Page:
“Man's maturity: to have regained the seriousness that he had as a child at play.” -- Friedrich Nietzsche (with thanks to Frisch teacher Mr. Joshua Gotlieb for pointing us to the quotation)
The school year has begun, and many parents are no doubt rejoicing about getting their kids back into a regular schedule. Nothing captures that parental feeling better than this famous Staples commercial:
Look at the tradition of pranks here at MIT. What did it take to put a police car on a dome that was fifteen stories high [one of the most famous MIT pranks], with a locked trapdoor being the only access? It was an incredible engineering feat: They had to fabricate the car, get it to the base of the dome without getting caught -- and then the real challenge was to get it to the top of the dome, and get yourself down without getting caught or hurting yourself. In addition to everything else, you had to track security, create diversions. To pull that off was a systems problem, and it took tremendous leadership and teamwork. (27)
Creating Innovators also quotes Alison Gopnik, author of Scientist in the Crib, Philosophical Baby; professor of psychology at the University of California at Berkeley; and an internationally recognized leader in the study of children's learning and development. We were especially taken with what Dr. Gopnik said, given the exhibit we're planning for the Aseret Yemai Teshuva, the Ten Days of Repentance. We're juxtaposing student-collected verses from Devarim, Deuteronomy, about the possibility of repentance and bettering the self with students' favorite inventions from the MIT Media Lab. Frisch seniors learned about the MIT Media Lab in their summer reading book, The Sorcerers and Their Apprentices:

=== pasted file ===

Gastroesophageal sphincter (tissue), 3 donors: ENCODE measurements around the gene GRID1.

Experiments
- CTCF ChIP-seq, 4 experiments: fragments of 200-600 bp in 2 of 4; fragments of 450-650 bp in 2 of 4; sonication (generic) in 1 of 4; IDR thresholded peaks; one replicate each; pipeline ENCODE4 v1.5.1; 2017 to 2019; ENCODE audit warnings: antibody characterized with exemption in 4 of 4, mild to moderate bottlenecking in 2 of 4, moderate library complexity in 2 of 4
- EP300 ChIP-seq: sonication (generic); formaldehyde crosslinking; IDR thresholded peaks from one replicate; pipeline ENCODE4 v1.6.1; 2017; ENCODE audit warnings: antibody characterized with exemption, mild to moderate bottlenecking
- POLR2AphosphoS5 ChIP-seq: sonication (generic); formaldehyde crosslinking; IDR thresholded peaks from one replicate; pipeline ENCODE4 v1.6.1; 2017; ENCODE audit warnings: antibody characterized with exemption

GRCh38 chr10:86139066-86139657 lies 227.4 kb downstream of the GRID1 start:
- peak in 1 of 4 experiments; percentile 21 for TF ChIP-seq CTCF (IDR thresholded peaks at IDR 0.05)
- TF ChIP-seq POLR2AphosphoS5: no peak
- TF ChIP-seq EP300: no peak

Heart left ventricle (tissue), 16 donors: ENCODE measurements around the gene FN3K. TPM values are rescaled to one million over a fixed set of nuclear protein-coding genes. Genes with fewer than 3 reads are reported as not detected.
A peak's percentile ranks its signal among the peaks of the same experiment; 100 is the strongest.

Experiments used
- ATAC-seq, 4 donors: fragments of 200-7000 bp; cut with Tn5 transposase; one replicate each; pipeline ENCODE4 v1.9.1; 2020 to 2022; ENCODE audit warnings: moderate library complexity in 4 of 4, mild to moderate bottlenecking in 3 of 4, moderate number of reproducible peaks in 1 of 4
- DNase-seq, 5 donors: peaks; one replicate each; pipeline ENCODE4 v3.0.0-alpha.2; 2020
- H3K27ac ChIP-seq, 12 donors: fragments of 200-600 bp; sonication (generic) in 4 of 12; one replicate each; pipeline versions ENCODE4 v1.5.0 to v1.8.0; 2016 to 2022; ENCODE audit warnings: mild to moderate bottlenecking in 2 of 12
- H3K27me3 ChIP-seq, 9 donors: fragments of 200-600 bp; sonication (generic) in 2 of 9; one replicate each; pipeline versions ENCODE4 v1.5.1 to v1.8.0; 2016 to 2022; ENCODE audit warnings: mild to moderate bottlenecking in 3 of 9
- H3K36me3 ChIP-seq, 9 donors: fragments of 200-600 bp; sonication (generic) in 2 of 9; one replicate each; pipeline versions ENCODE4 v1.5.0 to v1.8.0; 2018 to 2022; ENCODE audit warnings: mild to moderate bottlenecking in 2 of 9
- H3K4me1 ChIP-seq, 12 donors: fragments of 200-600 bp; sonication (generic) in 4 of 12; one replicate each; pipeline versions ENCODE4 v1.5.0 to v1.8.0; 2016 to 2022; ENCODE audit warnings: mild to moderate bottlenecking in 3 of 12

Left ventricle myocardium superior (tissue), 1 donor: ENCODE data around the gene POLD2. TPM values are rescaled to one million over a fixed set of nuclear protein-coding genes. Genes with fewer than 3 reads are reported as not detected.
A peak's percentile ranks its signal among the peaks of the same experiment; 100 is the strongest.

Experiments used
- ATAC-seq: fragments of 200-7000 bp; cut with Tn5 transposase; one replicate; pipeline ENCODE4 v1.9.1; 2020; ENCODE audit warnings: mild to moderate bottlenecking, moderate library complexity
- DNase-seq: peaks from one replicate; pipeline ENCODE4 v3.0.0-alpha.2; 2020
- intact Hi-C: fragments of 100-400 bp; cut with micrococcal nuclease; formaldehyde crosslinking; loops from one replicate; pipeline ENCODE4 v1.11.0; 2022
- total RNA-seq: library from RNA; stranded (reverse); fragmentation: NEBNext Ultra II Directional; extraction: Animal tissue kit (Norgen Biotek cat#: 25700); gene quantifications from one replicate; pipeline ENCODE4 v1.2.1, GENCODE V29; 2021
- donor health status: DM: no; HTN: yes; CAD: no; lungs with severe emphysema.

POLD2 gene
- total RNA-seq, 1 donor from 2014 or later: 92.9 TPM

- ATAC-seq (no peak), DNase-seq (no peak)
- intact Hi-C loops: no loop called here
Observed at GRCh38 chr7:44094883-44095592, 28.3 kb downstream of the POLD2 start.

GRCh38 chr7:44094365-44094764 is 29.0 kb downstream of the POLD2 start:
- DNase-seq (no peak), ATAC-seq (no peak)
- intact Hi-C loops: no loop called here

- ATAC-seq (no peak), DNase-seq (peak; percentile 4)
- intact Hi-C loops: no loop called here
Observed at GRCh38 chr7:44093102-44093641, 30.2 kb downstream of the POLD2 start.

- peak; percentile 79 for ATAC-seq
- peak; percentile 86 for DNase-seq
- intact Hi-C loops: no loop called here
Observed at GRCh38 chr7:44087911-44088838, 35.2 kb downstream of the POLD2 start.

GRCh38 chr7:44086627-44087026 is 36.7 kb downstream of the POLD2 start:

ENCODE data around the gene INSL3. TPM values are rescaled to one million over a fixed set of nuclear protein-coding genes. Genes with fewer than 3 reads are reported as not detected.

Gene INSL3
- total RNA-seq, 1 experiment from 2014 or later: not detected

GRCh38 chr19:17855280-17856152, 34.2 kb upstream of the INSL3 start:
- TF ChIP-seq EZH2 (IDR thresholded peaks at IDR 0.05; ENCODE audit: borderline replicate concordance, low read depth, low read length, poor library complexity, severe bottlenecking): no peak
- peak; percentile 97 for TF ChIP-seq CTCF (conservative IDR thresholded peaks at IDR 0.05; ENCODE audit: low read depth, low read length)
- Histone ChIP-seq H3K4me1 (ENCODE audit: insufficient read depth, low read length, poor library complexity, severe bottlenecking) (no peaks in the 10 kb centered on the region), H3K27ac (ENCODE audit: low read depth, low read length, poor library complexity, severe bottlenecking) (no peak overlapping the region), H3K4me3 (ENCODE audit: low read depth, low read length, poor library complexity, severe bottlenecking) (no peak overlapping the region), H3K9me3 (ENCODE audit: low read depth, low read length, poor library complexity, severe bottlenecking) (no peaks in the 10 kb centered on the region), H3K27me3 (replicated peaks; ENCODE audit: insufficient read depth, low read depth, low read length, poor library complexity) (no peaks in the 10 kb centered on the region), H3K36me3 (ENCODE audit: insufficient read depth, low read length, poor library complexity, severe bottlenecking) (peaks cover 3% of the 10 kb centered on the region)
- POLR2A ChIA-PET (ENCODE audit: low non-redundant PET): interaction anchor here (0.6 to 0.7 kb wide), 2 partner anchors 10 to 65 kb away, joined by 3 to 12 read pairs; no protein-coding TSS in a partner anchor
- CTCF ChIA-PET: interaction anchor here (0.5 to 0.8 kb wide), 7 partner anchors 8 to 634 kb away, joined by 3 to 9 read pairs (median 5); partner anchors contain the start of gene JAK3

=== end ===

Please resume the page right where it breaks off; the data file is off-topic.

Dr. Gopnik writes:
We've found out that even very young children can already consider possibilities, distinguish them from reality, and even use them to change the world. They can imagine different ways the world might be in the future and use them to create plans. They can imagine different ways the world might have been in the past, and reflect on past possibilities. And, most dramatically, they can create completely imaginary worlds, wild fictions, and striking pretenses.
Conventional wisdom suggests that knowledge and imagination, science and fantasy, are deeply different from one another -- even opposites. But the new ideas . . . show that exactly the same abilities that let children learn so much about the world also allow them to change the world -- to bring new worlds into existence -- and to imagine alternative worlds that may never exist at all. Children's brains create causal theories of the world, maps of how the world works. And these theories allow children to envisage new possibilities, and to imagine and pretend that the world is different. (26-27)
Tony Wagner, author of Creating Innovators, adds: "How do children learn such skills? In a word--through play" (27).
So as we consider the possibilities of renewing and reinventing ourselves and the world, we should also keep in mind the vital role that play has in our lives and should have in our classrooms. We hope all students get to experience a year of joyful learning.
Here's a sneak peek at the exhibit we're preparing, and thanks to Frisch Chumash teacher Mrs. Yael Goldfischer for having her students comb Devarim for quotations that inspired them to think of change, renewal, and repentance:
|Frisch senior Eli chose a verse from Deuteronomy about the remission of debts|
in order to show growth through economic renewal
|Another senior, Melissa, created an illustration of her favorite invention|
from the MIT Media Lab, the iSet, which is a tool to help
those with autism to recognize facial expressions
For more on the iSet, click here.